The Astute Communicator: Strategic Choices and Consequences of Goal-Oriented Workplace Communication
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CitationBrodsky, Andrew. 2017. The Astute Communicator: Strategic Choices and Consequences of Goal-Oriented Workplace Communication. Doctoral dissertation, Harvard University, Graduate School of Arts & Sciences.
AbstractWhether the topic is persuading, selling, or negotiating, one of the key questions that employees, managers, and scholars have long asked is “What message will best accomplish my goal?” Yet, existing theory on goal-oriented workplace communication often falls short of being applicable to contemporary organizations where the need to constantly innovate is fundamental and communication is becoming more virtual. Across three chapters, I study both decisions and outcomes regarding goal-oriented communication by utilizing experimental simulations, surveys, scenario studies, and experience sampling techniques.
In Chapter 1, I investigate the optimal methods for engaging in voice and develop a theoretical model of voice responsivity. I find that utilizing slight to moderate levels of challenge when engaging in voice maximizes the likelihood that a voicer’s idea will be endorsed and minimizes punishment to the voicer. In Chapter 2, I study the way workers, when engaging in emotional labor, choose to utilize differing communication media and the consequences of those choices. I discover that workers are more likely to opt for less rich communication media (e.g., email) when needing to display inauthentic emotion, but that medium levels of communication media richness (e.g., telephone) are optimal for interactional outcomes. Lastly, in Chapter 3, I examine how the time spent crafting emails alters their outcomes. In doing so, I show that workers often overcraft emails, such that additional time is devoted to engaging in impression management at a cost to both message effectiveness and message-sender well-being. I consistently find that when it comes to goal-oriented work communication, putting in your all (more time, more emotional cues, and more communication intensity) can backfire. In doing so, I develop new theory on workplace communication and provide actionable recommendations for workers approaching critical interactions.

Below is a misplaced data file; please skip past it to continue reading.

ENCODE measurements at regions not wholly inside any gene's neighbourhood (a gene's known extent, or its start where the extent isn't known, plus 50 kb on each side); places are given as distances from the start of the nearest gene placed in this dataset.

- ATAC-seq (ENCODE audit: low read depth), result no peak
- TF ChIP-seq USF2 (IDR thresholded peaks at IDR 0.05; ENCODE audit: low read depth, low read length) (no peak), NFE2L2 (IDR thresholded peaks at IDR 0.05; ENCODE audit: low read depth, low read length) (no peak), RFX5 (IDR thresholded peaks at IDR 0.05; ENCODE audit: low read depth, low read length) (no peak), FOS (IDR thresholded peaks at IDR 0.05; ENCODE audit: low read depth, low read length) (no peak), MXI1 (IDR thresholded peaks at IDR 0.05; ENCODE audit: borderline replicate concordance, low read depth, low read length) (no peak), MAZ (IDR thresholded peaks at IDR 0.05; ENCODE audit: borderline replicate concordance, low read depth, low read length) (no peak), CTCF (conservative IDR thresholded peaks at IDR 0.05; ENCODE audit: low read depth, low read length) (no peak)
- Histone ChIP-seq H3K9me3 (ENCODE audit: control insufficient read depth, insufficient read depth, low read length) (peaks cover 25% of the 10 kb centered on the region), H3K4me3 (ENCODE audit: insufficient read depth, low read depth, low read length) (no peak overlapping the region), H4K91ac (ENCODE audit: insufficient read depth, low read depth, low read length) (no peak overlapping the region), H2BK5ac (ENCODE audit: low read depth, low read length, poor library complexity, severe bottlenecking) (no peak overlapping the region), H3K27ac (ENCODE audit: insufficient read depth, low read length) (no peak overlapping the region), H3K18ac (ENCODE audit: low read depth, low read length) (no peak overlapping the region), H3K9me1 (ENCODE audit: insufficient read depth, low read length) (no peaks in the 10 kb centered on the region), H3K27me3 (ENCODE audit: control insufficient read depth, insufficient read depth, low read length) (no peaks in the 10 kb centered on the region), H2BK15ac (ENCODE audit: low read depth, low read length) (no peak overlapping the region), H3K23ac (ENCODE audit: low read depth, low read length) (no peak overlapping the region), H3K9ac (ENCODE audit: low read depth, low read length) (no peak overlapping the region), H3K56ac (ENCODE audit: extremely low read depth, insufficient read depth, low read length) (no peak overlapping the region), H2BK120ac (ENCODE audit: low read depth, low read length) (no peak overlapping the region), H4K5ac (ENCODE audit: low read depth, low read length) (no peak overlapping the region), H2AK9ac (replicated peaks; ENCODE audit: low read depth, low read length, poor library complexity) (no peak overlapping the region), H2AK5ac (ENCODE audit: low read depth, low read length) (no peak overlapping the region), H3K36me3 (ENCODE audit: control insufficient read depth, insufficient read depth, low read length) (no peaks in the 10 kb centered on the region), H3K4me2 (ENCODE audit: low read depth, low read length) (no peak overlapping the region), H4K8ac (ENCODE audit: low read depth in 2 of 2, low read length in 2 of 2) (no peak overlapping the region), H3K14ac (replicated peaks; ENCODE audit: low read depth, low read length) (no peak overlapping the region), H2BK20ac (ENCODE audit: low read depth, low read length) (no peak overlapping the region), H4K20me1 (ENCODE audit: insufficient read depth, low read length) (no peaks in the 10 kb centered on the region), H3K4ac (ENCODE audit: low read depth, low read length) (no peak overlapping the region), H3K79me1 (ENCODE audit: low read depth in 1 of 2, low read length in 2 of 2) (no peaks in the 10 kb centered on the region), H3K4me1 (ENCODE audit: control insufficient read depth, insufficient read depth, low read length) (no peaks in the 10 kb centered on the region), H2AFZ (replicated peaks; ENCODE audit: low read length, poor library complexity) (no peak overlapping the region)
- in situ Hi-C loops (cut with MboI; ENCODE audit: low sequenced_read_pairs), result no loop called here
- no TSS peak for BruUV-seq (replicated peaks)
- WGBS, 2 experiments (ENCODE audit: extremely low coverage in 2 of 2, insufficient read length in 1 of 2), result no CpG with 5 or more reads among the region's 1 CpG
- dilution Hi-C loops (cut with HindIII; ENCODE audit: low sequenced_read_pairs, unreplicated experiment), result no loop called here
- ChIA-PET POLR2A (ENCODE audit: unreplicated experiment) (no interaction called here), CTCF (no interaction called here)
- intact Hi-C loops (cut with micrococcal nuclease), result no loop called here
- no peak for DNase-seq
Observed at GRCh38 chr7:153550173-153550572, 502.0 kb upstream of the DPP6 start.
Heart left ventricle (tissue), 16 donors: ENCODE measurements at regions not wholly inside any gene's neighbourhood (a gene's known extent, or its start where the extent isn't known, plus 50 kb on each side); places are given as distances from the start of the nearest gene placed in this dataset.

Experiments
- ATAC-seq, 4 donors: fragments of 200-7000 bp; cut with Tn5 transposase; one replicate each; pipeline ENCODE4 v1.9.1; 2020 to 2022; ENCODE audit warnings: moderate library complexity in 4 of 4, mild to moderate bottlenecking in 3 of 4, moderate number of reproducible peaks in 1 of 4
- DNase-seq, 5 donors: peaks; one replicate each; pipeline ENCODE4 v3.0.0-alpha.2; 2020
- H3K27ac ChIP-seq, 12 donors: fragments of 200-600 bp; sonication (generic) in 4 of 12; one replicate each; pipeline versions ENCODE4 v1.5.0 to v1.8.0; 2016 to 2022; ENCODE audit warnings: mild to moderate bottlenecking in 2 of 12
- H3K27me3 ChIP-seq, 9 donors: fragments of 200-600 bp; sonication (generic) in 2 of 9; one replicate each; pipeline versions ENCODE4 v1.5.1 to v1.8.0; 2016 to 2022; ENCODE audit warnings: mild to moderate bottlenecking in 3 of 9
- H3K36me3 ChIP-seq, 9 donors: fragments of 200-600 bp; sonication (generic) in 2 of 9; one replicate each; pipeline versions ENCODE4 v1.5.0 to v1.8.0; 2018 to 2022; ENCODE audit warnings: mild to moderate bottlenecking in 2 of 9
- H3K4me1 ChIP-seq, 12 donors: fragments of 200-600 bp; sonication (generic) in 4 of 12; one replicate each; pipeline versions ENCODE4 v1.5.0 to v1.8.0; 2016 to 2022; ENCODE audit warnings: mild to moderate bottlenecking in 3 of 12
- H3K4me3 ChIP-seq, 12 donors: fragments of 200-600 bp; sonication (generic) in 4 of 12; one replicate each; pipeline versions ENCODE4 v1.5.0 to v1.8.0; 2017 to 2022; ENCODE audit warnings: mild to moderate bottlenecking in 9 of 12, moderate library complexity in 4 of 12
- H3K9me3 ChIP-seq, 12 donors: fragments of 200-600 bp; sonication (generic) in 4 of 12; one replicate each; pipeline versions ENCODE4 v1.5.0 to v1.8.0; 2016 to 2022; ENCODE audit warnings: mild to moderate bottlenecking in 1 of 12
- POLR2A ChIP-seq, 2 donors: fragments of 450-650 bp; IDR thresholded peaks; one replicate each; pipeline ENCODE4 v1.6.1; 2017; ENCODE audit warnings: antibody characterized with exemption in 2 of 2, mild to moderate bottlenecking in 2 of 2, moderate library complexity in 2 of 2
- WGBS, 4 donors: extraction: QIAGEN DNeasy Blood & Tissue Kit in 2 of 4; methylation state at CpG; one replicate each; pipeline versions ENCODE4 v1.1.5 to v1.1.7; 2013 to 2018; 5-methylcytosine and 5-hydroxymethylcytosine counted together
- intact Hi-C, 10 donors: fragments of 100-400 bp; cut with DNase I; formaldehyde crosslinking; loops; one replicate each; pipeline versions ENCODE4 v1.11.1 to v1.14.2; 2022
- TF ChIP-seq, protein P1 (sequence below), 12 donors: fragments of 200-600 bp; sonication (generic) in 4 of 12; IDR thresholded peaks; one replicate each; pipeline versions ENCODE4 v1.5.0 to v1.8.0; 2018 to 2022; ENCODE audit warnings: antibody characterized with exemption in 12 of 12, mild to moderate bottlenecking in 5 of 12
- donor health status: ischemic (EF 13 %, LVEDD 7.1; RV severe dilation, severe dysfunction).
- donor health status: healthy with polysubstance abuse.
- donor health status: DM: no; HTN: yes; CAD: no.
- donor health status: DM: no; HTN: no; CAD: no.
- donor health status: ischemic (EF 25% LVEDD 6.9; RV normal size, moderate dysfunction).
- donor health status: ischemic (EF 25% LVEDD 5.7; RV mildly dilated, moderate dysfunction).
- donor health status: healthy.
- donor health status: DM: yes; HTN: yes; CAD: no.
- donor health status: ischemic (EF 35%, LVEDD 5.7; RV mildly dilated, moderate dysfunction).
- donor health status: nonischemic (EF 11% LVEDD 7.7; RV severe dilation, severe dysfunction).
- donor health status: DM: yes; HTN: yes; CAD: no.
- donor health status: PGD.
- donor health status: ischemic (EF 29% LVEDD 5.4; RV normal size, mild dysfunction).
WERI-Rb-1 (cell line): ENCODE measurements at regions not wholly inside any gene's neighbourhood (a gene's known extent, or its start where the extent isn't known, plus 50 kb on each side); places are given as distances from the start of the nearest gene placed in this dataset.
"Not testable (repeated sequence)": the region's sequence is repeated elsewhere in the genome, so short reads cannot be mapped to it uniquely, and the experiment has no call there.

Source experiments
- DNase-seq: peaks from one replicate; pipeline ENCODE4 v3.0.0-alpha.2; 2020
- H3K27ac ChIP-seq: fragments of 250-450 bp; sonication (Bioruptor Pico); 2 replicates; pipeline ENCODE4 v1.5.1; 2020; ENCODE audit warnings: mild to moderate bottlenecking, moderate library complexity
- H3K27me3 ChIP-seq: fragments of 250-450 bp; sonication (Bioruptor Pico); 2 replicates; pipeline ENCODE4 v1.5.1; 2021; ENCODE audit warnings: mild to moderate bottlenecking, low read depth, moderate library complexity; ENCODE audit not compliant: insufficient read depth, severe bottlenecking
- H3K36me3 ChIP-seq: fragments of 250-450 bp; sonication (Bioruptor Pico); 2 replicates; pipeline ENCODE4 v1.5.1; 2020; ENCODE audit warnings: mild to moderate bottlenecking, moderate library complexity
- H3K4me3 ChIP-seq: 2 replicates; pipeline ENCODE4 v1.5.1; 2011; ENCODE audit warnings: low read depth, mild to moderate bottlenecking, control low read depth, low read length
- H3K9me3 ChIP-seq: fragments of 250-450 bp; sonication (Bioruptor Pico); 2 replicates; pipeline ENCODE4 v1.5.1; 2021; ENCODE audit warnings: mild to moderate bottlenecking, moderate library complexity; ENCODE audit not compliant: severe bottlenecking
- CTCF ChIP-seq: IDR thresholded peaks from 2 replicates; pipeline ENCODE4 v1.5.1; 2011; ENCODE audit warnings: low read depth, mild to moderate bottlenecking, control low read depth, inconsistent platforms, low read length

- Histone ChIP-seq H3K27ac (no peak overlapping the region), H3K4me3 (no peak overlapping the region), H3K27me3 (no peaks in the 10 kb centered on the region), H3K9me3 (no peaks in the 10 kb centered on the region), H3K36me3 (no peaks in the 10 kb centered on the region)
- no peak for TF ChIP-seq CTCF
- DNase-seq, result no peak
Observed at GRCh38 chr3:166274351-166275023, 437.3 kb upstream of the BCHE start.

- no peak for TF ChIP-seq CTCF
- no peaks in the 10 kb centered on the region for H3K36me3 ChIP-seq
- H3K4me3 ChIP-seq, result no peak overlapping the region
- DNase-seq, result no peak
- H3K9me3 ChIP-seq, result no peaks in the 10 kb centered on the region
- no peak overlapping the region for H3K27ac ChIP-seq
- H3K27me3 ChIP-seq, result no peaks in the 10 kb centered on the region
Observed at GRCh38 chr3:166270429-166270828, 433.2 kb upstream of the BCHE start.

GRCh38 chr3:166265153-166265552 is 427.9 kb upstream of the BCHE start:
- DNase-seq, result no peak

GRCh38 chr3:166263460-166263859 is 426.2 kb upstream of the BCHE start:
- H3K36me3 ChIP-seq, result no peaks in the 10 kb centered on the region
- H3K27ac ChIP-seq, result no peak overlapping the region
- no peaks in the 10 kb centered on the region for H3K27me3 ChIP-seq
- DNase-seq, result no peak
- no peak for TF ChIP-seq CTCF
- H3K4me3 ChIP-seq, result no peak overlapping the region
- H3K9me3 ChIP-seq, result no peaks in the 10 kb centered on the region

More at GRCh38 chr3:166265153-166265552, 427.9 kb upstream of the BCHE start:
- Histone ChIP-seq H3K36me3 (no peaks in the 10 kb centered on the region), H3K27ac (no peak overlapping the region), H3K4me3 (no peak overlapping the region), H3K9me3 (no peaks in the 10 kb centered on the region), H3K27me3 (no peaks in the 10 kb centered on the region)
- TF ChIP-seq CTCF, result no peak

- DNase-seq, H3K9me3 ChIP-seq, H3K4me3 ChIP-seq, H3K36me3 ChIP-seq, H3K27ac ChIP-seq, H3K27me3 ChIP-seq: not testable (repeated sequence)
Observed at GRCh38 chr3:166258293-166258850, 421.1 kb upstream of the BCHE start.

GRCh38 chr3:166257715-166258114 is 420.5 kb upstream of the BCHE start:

Citable link to this pagehttp://nrs.harvard.edu/urn-3:HUL.InstRepos:41142033
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